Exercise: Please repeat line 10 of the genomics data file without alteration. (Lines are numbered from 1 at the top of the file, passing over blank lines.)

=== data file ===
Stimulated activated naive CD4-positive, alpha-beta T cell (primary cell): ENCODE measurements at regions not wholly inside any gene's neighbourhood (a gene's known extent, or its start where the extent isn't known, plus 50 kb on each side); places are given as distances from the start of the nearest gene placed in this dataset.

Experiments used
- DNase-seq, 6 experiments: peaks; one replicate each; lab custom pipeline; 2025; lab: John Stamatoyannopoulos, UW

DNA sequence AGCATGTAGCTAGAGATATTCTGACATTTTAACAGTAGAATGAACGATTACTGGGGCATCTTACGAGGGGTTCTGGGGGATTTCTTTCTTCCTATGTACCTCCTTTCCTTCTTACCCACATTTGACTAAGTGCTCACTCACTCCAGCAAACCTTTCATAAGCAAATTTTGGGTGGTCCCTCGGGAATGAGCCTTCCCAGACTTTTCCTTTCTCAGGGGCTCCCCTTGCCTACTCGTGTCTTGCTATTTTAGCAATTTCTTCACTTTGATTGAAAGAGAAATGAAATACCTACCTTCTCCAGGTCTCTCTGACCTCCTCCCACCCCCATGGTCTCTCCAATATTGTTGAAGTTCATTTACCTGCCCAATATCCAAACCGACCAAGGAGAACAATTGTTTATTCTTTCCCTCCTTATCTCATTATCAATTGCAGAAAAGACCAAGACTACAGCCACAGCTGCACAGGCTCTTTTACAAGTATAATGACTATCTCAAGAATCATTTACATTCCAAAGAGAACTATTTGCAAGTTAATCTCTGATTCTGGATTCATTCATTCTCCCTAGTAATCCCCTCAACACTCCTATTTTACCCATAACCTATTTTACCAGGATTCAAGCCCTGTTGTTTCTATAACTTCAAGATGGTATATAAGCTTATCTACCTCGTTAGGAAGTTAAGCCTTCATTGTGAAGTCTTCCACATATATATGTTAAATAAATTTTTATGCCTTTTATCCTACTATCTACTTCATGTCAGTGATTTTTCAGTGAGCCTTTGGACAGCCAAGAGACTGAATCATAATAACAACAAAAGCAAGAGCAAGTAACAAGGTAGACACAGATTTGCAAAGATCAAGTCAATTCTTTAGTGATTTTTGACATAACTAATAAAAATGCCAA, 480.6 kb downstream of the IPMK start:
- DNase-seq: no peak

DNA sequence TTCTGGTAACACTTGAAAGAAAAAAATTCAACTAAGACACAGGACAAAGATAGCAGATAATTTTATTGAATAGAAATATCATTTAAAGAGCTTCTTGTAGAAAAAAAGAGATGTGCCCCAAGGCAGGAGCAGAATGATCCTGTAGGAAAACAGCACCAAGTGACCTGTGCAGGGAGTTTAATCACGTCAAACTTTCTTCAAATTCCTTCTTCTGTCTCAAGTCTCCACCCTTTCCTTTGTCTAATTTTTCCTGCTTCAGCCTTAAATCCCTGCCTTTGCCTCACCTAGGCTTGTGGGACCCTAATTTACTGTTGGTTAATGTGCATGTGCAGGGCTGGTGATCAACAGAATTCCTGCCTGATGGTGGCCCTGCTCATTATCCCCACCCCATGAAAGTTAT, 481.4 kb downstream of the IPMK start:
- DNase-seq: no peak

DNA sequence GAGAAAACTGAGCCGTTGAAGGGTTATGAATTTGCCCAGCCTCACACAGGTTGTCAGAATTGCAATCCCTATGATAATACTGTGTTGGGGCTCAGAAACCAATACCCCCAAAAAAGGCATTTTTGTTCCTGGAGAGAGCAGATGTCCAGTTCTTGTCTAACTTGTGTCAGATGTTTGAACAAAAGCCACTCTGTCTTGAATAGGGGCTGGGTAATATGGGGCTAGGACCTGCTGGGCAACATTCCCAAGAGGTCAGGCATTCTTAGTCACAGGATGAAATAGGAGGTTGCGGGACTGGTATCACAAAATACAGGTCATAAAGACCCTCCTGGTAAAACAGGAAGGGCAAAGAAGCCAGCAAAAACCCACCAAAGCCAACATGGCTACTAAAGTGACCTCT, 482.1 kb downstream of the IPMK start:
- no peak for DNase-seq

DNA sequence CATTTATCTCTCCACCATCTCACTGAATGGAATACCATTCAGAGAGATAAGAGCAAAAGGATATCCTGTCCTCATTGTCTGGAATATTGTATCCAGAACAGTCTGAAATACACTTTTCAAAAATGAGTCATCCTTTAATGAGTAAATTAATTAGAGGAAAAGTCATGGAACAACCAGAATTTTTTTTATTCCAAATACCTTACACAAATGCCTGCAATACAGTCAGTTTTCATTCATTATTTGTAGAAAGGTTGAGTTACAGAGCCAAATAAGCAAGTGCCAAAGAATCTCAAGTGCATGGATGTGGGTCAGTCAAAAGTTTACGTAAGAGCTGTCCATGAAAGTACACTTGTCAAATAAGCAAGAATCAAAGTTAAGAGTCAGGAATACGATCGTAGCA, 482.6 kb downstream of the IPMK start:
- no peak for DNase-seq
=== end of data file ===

DNA sequence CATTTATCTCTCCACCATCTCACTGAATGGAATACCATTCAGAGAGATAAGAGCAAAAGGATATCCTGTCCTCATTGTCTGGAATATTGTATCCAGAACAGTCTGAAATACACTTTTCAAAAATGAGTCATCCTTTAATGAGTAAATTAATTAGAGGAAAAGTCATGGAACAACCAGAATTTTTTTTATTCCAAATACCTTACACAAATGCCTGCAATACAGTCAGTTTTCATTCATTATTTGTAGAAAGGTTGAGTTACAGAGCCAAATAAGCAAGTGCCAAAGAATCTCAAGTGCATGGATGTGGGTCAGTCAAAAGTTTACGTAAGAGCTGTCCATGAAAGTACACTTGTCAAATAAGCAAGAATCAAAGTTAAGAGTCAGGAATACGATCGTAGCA, 482.6 kb downstream of the IPMK start: